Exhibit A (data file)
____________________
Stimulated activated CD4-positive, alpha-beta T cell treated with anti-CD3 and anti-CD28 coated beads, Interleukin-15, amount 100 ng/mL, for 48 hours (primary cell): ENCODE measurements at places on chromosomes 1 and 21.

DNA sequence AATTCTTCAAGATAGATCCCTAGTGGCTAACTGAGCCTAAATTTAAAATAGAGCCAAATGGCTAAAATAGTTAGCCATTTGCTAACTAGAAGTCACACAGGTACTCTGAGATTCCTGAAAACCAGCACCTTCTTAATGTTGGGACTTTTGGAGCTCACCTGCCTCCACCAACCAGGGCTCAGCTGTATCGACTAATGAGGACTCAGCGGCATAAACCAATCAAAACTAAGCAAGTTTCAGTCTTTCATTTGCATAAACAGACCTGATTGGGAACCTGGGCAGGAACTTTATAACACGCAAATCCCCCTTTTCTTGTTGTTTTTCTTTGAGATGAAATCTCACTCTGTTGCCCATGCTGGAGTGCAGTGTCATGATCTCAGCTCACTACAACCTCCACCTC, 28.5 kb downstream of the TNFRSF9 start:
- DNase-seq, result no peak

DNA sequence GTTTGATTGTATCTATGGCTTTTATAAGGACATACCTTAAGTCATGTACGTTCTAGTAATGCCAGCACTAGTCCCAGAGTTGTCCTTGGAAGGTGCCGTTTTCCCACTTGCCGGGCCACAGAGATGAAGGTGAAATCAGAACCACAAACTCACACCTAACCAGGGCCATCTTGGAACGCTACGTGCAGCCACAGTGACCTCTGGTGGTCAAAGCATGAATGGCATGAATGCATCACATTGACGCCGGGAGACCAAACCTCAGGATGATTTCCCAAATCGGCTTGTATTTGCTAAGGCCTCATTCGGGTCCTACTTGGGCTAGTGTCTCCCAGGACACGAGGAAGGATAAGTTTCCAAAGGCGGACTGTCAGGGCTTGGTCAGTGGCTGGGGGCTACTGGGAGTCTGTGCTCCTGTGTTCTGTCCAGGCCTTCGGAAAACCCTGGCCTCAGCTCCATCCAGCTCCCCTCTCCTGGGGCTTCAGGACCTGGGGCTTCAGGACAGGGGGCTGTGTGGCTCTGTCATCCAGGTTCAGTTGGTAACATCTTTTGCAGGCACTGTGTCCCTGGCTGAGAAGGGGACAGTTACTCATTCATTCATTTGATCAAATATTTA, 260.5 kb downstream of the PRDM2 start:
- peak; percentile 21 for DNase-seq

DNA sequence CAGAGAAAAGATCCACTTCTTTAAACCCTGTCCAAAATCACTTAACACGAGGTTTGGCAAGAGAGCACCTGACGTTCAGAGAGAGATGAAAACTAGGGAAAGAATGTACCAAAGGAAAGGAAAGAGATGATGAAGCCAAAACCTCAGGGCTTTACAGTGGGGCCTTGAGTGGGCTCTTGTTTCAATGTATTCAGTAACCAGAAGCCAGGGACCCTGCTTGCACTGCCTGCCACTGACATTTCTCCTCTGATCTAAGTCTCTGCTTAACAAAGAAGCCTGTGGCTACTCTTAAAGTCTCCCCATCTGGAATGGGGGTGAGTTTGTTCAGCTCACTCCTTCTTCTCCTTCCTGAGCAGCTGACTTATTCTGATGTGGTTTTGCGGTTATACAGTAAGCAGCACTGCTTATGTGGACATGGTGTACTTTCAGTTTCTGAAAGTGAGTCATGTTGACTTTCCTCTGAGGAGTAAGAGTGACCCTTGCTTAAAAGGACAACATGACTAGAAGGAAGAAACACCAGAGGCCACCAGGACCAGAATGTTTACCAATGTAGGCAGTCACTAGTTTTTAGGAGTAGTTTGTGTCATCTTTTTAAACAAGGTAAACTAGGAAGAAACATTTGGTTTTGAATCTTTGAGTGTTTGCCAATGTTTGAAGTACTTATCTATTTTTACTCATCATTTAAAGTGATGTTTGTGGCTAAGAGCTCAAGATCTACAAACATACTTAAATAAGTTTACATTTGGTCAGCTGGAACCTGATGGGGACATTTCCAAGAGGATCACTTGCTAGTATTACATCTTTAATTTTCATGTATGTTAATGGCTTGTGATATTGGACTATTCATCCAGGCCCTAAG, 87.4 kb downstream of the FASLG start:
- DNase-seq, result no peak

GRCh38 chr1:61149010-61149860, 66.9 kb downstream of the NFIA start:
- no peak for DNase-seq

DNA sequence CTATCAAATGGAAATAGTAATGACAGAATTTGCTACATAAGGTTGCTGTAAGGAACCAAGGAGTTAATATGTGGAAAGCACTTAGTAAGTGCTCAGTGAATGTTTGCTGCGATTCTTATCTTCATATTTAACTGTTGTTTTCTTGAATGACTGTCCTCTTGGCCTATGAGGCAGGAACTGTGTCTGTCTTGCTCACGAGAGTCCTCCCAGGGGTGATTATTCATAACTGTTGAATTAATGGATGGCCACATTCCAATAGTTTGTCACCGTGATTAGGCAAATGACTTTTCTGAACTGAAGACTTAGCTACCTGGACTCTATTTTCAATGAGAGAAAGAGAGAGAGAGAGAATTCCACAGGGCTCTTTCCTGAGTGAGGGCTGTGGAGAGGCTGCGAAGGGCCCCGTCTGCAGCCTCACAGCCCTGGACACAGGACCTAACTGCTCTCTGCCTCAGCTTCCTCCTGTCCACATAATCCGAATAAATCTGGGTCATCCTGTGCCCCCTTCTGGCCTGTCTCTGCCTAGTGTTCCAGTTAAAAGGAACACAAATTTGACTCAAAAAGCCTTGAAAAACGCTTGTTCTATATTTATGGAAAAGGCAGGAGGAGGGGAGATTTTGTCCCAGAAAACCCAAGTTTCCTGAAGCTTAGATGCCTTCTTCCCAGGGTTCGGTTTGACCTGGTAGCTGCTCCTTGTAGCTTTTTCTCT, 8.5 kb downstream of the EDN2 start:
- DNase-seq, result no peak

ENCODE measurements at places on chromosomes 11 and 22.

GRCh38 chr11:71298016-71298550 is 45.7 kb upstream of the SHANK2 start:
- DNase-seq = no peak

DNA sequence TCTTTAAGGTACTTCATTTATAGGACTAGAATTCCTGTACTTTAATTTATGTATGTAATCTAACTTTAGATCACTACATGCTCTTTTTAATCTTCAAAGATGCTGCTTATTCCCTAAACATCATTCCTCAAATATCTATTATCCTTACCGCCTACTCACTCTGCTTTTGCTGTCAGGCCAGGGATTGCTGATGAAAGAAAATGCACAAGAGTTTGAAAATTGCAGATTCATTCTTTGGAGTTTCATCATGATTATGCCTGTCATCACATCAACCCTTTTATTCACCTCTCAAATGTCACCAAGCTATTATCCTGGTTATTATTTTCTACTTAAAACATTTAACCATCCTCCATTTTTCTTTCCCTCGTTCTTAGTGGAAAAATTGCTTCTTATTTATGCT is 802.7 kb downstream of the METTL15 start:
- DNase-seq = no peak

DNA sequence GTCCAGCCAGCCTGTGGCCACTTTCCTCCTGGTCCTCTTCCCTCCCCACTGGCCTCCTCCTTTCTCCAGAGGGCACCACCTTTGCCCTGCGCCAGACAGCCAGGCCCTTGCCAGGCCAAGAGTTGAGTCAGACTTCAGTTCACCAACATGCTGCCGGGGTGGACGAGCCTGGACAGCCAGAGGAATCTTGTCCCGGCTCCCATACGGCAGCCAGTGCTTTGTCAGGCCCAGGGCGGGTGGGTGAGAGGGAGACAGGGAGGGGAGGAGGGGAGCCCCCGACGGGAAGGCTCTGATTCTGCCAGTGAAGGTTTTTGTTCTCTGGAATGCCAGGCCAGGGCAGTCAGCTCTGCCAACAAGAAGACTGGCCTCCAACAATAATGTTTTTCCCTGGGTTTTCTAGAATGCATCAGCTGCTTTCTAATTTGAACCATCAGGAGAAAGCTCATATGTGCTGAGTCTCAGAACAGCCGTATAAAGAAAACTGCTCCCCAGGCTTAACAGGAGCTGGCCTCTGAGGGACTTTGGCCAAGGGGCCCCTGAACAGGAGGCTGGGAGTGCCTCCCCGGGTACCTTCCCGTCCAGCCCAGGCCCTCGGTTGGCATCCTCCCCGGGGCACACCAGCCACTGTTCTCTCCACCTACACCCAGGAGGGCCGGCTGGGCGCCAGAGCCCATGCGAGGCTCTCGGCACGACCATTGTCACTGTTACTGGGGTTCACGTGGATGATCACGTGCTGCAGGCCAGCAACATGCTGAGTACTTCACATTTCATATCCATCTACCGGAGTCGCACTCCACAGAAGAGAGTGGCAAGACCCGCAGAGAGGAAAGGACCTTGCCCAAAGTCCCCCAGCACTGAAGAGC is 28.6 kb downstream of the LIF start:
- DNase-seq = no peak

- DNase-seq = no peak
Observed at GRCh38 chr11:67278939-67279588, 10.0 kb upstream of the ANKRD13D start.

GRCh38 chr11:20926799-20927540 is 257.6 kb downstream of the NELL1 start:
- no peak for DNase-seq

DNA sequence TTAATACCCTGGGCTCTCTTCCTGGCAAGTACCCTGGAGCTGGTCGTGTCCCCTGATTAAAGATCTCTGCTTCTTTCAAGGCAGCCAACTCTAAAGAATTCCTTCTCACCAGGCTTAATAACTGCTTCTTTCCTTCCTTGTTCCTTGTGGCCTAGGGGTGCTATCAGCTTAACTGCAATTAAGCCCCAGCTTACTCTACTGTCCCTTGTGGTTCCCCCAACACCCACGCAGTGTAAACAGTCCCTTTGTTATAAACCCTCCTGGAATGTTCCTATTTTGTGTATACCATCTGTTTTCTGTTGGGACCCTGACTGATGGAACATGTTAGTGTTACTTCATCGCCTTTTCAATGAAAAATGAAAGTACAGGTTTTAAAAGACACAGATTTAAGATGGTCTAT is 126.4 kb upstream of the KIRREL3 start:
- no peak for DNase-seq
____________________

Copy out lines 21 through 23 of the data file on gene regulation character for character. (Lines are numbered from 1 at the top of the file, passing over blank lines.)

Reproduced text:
GRCh38 chr11:20926799-20927540 is 257.6 kb downstream of the NELL1 start:
- no peak for DNase-seq

DNA sequence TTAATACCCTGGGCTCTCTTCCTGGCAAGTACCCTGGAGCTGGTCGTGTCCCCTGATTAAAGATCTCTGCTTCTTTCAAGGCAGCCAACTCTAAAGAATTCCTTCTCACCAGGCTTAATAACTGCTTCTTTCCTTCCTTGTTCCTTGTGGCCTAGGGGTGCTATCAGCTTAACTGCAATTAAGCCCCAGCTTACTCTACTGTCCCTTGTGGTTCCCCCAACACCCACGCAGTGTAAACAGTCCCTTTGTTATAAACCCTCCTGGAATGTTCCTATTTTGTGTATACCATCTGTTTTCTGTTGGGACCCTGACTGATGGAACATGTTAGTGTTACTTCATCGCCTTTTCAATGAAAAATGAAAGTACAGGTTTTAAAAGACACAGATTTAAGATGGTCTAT is 126.4 kb upstream of the KIRREL3 start: